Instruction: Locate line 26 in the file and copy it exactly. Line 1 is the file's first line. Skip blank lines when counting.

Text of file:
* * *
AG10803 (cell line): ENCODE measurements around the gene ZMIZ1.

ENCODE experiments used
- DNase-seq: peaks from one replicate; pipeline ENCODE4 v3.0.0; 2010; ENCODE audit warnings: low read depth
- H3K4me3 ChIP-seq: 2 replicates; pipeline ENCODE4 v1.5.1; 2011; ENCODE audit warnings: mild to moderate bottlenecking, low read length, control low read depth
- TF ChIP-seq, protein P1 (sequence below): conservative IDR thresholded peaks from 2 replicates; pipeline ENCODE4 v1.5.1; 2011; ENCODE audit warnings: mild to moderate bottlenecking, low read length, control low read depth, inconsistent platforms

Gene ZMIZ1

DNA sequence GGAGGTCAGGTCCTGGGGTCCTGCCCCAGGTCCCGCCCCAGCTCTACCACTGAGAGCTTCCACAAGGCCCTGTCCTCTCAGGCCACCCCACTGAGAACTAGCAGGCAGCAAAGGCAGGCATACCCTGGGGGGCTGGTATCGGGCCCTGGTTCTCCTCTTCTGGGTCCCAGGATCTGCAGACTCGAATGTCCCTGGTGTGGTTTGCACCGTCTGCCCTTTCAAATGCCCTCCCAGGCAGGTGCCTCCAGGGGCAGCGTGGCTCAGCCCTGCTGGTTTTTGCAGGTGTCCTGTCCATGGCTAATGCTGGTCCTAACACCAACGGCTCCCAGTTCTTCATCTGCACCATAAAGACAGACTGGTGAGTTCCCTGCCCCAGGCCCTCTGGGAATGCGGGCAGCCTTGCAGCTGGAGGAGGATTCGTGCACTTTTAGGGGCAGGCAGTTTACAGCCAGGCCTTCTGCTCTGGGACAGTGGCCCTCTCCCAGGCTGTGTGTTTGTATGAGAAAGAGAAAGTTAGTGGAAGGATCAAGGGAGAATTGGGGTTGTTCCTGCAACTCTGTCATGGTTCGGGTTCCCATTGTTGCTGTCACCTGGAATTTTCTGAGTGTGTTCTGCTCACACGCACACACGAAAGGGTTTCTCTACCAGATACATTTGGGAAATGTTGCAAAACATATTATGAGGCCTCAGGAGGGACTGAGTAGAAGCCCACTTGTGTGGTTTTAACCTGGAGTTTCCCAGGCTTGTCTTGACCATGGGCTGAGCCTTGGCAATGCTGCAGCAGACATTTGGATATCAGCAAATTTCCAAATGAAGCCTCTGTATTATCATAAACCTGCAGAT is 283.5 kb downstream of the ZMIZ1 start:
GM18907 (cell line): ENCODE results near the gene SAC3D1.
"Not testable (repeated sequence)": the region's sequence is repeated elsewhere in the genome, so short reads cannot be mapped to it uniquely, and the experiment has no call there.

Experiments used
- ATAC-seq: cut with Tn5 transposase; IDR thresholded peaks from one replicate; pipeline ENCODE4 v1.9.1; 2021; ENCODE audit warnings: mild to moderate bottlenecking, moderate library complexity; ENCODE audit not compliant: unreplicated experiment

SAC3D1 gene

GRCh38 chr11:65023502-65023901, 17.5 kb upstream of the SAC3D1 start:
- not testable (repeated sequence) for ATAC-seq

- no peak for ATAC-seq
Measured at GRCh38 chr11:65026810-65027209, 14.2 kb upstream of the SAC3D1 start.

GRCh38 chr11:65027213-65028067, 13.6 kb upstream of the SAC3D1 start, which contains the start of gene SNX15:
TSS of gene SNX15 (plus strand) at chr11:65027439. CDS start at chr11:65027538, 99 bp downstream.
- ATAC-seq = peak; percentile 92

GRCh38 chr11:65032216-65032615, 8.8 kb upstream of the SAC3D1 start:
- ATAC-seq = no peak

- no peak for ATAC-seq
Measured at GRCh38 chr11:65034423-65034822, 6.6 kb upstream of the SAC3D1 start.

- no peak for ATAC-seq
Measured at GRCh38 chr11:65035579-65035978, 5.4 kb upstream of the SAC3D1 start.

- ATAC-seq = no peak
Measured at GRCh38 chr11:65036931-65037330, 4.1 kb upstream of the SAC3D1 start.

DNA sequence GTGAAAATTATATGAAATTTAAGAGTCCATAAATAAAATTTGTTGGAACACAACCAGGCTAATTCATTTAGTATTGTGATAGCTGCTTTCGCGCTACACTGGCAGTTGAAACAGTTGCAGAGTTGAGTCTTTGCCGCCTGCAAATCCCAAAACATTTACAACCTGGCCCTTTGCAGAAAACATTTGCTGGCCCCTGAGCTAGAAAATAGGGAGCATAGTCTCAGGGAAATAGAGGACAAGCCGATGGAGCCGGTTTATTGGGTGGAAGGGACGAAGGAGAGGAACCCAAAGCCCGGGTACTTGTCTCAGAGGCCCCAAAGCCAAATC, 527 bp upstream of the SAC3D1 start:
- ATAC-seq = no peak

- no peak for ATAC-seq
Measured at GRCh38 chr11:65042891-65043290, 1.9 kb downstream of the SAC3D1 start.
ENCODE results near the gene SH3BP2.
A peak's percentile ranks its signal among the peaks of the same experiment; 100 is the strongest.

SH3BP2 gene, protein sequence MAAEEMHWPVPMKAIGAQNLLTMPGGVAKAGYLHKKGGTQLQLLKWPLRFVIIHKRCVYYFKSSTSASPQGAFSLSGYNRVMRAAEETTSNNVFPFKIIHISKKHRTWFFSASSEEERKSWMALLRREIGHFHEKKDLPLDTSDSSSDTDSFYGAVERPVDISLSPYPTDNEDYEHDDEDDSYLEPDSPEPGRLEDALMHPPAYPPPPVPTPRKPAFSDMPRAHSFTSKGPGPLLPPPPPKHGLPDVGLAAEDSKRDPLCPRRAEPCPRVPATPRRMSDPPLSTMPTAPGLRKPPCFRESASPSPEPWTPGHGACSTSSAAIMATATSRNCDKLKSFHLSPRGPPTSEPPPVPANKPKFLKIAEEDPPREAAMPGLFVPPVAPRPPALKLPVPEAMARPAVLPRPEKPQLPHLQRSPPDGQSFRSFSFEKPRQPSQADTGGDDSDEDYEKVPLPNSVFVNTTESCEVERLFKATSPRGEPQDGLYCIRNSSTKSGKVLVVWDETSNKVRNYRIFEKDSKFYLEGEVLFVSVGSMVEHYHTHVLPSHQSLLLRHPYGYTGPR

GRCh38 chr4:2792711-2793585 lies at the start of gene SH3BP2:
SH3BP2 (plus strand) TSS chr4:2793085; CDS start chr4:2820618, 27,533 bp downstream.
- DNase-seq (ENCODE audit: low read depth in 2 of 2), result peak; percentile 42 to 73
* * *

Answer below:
- ATAC-seq = no peak